Hussain Abdul-Hussain

Let's hold Lebanon's army accountable

Lebanese army

The Lebanese have elevated their armed forces to levels incompatible with democracy. While it is customary in any country to thank the men and women in uniform for their service and their willingness to risk their lives for the safety of others, any army in the world is just another institution whose members should remain under the law and whose leaders should be held accountable before an elected government.


Because the dysfunctional Lebanese state and all of its institutions are fragmented, corrupt and unaccountable, there is no reason to assume that the Lebanese Armed Forces (LAF) is an exception. Just like the state, the army is made up of Lebanese people, and the majority of these people put tribal loyalty before national interest and have little regard for rules, regulations or policies.


And because of its inadequate equipment and inferior training, the LAF has always been viewed as a benign institution whose main role is to show up at Independence Day parades and send its personnel to be filmed in music videos praising the army.


Also because of its weakness, the army has often served the ceremonial role of being a "national symbol."


Lebanese culture is riddled with examples of how people fail to understand what would make up a healthy relationship between the citizens and the military.


Fans of former army commander, now lawmaker, Michel Aoun idolize his picture in military uniform. When the national anthem plays, they often stand and hold their arms high in an imitation of Mussolini's fascist salute, perhaps mistaking their posture for heartfelt nationalism.


And when the LAF defeated the Fatah al-Islam terrorist group in 2007, after an unjustifiably long campaign that left the army's elite forces bruised, a popular advertisement showed Lebanese people saluting a soldier military style, an image suggesting citizens are under the military in the chain of command, which is a mistake. In America, a similar "support our troops" ad showed Americans simply shaking hands with a soldier who had just returned to the country, therefore emphasizing the separation between warzone and civilian life.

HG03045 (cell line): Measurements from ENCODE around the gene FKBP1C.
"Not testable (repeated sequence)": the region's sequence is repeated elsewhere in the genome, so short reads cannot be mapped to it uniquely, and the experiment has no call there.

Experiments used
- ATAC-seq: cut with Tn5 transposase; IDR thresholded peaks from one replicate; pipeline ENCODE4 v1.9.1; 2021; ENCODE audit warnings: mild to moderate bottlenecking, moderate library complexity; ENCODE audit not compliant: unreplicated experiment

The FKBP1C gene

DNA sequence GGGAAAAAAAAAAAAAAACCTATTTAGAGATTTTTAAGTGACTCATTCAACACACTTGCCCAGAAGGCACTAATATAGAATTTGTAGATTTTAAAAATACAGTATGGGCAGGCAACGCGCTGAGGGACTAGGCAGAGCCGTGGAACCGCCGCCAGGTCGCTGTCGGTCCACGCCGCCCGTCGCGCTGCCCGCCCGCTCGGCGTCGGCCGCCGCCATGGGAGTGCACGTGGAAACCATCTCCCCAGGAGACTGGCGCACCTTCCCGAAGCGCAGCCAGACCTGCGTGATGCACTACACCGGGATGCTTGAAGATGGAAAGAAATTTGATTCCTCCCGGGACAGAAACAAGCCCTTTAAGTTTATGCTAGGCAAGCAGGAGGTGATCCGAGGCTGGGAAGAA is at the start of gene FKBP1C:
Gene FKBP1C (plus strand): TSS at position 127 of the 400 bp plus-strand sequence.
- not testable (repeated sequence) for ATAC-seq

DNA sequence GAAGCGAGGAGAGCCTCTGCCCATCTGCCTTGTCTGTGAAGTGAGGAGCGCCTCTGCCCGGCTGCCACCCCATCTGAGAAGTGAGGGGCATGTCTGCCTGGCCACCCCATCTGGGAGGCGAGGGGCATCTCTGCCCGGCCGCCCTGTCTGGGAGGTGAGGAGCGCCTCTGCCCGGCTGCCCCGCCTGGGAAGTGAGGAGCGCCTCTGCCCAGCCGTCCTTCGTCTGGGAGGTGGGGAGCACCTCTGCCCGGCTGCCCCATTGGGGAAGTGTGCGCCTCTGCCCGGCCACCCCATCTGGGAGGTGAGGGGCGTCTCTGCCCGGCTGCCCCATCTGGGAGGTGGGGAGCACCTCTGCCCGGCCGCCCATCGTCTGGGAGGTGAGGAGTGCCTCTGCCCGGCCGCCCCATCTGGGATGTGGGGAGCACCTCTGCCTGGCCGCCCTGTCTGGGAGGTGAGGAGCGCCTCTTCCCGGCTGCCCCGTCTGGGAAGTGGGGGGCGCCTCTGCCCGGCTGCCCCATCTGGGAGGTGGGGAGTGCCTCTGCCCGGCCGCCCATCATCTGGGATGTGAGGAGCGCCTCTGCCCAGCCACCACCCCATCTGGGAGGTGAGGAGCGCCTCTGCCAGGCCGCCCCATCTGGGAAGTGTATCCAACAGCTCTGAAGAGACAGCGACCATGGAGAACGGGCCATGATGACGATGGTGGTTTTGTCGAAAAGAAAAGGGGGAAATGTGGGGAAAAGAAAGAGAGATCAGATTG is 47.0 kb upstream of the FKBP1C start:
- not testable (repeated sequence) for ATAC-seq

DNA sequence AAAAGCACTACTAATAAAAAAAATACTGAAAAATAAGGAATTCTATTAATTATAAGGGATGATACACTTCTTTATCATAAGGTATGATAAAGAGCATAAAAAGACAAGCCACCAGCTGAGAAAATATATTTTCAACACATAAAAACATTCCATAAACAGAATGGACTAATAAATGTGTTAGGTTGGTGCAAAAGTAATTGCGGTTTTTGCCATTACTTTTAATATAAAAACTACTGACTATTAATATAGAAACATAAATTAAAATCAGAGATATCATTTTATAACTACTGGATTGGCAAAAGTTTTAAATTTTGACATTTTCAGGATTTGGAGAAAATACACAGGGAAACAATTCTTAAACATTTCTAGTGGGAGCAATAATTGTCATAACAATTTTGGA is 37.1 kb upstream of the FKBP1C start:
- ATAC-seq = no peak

This undue veneration of the mostly weak and rarely competent Lebanese army, in a culture that idolizes macho figures and fascist nationalism, has put the LAF above the law.


Throughout history, army commanders have acted independent of elected governments. Most recently in May 2008, then-Commander Michel Suleiman decided to keep his forces out of the fray of a mini civil war that had broken out and that was concluded with the Doha Conference, only after March 14 had taken a beating and surrendered to Hezbollah-led militiamen.


Suleiman justified his stance at the time by saying that the army would have splintered, so instead he thought it was wiser to let the country as a whole fracture for the sake of keeping the army together. This raised a question that remains unanswered: If the army cannot prevent the outbreak of a civil war, what, exactly, can it do?


Also independent of any national oversight is the LAF's Intelligence Directorate.


We know that, like the army commander, the general director of the intelligence branch is appointed by the cabinet. And, like the commander, we don't know who the general director of the intelligence branch answers to.


What makes the behavior of the Lebanese army and its intelligence branch more puzzling is their random law enforcement.


Most recently, an army force showed up in the village of Arsal in eastern Lebanon to apprehend – or maybe liquidate – a certain Khaled Hmayyed. A confrontation ensued and left Mr. Hmayyed and two army personnel dead


The story became more intriguing when the judiciary said it had issued no arrest warrants against Hmayyed. But even if there was one, why was the military intelligence so adamant to capture him while leaving at large someone like former Hezbollah Secretary General Sobhi Tofeili, sentenced to death years ago for clashing with an army force that also left military personnel dead? Tofeili lives in Brital, a mere 30-minute drive from Arsal.


The LAF and its intelligence branch have no answers as to why they decide to apprehend some people but not others. They have no answers either as to why they wage wars against some Islamist militias, like in Nahr al-Bared in 2007, but not others like Hezbollah, which boasts an arsenal that puts the army to shame.


"The plan to respond to the aggression against the army is being cooked according to circumstances," said Military Intelligence Chief Edmond Fadel in a press conference following the Arsal incident. The LAF also put out a list of "wanted" men from the village.


Who has authorized Mr. Fadel to "cook" a response? And on whose behalf? And are there warrants for the "wanted" men? And what do Lebanon's cabinet and parliament think about the country’s military that also doubles as a judicial authority?


The Arsal story, and many similar ones, such as the killing of the Sunni sheikh and his bodyguard in the north last May, need answers that often come from leaks from "sources" to this or that journalist. These leaks often aim at making the army's version of events dominate the media.